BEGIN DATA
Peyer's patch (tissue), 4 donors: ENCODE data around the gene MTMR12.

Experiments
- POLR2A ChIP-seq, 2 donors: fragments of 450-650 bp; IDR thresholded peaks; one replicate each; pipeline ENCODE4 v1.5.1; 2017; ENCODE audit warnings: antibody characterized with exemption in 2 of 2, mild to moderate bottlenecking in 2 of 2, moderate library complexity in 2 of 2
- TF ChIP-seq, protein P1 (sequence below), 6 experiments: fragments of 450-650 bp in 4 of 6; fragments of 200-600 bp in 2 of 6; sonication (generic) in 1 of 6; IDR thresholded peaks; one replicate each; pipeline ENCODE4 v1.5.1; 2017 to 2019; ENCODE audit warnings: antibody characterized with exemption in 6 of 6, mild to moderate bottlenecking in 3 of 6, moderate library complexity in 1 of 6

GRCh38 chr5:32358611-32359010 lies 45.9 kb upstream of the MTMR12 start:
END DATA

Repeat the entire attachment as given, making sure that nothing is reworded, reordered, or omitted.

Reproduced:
Peyer's patch (tissue), 4 donors: ENCODE data around the gene MTMR12.

Experiments
- POLR2A ChIP-seq, 2 donors: fragments of 450-650 bp; IDR thresholded peaks; one replicate each; pipeline ENCODE4 v1.5.1; 2017; ENCODE audit warnings: antibody characterized with exemption in 2 of 2, mild to moderate bottlenecking in 2 of 2, moderate library complexity in 2 of 2
- TF ChIP-seq, protein P1 (sequence below), 6 experiments: fragments of 450-650 bp in 4 of 6; fragments of 200-600 bp in 2 of 6; sonication (generic) in 1 of 6; IDR thresholded peaks; one replicate each; pipeline ENCODE4 v1.5.1; 2017 to 2019; ENCODE audit warnings: antibody characterized with exemption in 6 of 6, mild to moderate bottlenecking in 3 of 6, moderate library complexity in 1 of 6

GRCh38 chr5:32358611-32359010 lies 45.9 kb upstream of the MTMR12 start: